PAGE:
A Problem Solving Approach To Mathematics

A Problem Solving Approach To Mathematics-15
When students are confident to behave in these ways they are then able to step into problems independently rather than immediately turning to us as teachers to ask what to do! • Encourage the students to become fluent with the mathematical vocabulary.

It also offers suggestions to help you develop the culture further so that students are encouraged to develop as independent mathematicians with strong problem-solving skills.

This is important as we know that independent problem-solving skills are essential for students for 21st century life and work.

(Contains 4 figures.)Descriptors: Programming Languages, Problem Solving, Geometric Concepts, Mathematics Instruction, Mathematical Logic, Educational Technology, Computer Uses in Education, Geometry, Grade 6, Grade 1, Elementary School Mathematics Australian Association of Mathematics Teachers (AAMT).

What this article and its CPD activities offer This article offers you practical ways to investigate aspects of your classroom culture.

Problem-solving skills A problem is something you do not immediately know how to solve. Derby: Association of Teachers of Mathematics.) I wonder what you discovered when you took a look at your classroom?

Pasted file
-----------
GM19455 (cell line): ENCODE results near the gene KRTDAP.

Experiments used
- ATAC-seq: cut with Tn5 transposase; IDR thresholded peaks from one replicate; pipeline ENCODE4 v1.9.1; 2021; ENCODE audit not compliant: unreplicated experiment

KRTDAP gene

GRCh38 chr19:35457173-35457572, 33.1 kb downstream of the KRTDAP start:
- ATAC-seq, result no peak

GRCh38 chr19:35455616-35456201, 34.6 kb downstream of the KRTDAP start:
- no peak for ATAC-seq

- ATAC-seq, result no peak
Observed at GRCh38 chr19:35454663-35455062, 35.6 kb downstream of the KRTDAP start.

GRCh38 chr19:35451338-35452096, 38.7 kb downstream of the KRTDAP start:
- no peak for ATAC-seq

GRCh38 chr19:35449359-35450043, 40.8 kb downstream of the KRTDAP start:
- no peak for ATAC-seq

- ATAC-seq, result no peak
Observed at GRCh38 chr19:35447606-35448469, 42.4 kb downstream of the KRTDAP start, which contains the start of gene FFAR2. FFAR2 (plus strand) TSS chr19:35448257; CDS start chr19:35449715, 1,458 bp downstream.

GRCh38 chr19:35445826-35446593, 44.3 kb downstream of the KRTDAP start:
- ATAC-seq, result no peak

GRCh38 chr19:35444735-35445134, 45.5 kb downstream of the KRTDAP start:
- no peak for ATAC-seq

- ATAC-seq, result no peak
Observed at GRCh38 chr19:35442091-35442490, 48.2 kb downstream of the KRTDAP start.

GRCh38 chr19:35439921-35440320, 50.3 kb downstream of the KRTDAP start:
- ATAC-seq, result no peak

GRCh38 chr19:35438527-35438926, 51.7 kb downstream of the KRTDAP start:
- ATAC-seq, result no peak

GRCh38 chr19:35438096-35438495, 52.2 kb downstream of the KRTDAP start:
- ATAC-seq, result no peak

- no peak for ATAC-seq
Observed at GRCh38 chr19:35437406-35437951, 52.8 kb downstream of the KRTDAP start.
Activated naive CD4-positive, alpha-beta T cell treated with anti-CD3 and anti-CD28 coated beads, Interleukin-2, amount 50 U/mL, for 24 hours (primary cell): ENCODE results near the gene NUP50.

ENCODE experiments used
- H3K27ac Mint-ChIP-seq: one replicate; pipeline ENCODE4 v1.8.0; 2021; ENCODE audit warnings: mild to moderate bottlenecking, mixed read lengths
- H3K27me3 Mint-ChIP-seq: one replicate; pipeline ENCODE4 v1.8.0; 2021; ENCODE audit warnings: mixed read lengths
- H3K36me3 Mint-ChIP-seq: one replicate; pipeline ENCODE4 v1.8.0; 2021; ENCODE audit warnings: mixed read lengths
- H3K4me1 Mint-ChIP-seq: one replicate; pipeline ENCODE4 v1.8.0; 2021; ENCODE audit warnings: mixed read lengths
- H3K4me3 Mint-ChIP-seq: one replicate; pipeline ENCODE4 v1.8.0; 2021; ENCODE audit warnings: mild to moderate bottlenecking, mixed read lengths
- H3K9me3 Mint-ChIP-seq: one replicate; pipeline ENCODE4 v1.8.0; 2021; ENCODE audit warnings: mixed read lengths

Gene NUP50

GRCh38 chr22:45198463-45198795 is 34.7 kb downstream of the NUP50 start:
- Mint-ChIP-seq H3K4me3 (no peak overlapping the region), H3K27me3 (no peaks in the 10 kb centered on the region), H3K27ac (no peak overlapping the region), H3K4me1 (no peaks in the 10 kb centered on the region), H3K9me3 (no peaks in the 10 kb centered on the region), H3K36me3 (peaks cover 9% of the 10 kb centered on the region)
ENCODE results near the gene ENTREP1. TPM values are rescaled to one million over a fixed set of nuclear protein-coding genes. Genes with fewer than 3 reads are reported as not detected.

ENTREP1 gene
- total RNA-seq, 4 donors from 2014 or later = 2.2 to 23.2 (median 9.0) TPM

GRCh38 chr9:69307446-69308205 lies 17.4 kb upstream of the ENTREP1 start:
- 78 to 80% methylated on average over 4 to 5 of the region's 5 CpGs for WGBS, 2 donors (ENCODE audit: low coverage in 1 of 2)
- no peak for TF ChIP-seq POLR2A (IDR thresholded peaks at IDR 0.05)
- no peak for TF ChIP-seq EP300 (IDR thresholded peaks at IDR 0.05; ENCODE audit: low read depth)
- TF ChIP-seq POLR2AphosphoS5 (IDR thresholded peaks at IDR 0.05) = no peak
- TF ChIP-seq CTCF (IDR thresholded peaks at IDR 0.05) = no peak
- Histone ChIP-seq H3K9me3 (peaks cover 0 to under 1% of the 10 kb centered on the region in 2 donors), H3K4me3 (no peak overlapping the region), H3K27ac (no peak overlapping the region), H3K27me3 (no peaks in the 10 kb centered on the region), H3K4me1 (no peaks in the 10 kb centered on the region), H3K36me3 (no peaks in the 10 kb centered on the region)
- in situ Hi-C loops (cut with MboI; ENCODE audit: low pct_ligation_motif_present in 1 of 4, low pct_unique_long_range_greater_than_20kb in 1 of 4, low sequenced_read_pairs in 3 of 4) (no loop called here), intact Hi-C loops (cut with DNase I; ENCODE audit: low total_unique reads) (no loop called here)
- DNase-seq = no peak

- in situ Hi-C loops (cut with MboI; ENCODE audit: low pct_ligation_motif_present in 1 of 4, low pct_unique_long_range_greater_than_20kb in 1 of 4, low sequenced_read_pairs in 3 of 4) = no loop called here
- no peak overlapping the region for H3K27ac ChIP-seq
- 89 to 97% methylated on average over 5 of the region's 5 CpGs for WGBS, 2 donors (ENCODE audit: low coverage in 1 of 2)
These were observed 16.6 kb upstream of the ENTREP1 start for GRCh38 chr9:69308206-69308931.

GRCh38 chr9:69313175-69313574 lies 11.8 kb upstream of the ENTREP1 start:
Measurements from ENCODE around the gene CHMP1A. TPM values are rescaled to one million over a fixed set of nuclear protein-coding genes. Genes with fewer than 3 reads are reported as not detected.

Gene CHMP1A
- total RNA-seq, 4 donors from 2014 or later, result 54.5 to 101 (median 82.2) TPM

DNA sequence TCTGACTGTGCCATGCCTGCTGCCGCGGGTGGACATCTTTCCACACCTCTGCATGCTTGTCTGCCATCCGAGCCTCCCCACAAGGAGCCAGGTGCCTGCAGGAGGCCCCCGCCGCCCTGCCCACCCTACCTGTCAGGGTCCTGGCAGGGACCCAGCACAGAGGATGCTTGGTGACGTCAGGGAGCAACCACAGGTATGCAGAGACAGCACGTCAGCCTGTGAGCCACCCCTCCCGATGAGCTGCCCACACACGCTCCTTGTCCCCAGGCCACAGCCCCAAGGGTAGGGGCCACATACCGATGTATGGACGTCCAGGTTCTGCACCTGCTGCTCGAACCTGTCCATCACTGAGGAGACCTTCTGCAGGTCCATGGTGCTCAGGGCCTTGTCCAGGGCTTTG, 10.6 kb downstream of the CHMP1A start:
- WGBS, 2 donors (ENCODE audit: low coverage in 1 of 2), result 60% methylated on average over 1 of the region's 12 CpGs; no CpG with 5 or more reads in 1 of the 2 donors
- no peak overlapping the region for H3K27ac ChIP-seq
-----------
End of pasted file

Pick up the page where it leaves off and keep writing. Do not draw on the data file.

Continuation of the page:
There is a gap between where you are and getting started on a path to a solution. Was it a range of students who answered the questions or did certain students repeatedly answer?You may like to work with this as a whole school and investigate one key aspect at a time, for example ‘who does most of the talking? This will give you the opportunity to share good practice across the school as well as support each other in developing high-quality mathematics classrooms. Putting the words inside ready-cut out laminated, speech bubbles can be very effective and create an appealing and interactive display. You can stimulate some talk by joining in with a pair/group of students and ‘playing dumb’.Generally, in a strong problem-solving environment the teacher needs to be doing around 30% of the talking and the students 70%. For example, make a deliberate mistake and see how the students respond.Then they can work out the rules through discussion together, rather than you telling them and then making sure that they understand them! Levels of thinking We can also look at how these questions can stimulate different levels of thinking, outlined in the table below. Doing this for a number of weeks can help them gain confidence to finish what they wanted to say rather than what we thought they might want to say!This is great for developing their mathematical thinking skills as well as enabling you to talk less. Have you thought of another way this could be done? You may like to consider the level of question that you are using and how to use more higher-order questions. • Avoid making assumptions about what the student is saying. It will help you to support the student’s learning much more effectively.In "Scratch" students use geometric and measurement concepts such as coordinates, angle, and length measurements.It facilitates creative problem solving and logical reasoning, and encourages collaboration.Do I pull out the learning from the students’ thinking and use that to develop the journey of the lesson? Completing, Deleting, Correcting What must be added/removed/altered in order to allow/ensure/contradict …? Comparing, Sorting, Organising What’s the same about …? This is also useful if their answer is rather jumbled or rambling.What evidence is there of the students taking a risk in what they offer to the discussion or ideas that they try out? You will not be alone if you talked for a good percentage of the time in your video. What can be added/removed/altered without affecting …? Our temptation, in this case, is to rephrase it, reorganise it and repeat it back to the class in what we consider to be its new, improved form.He describes how a class of Year 6 students used "Scratch" to design an activity for their Year 1 "buddy" class and considers how this facilitated an authentic problem-solving process.The ways their mathematical thinking emerged through this process are outlined, along with further suggestions for using "Scratch" in classroom situations.


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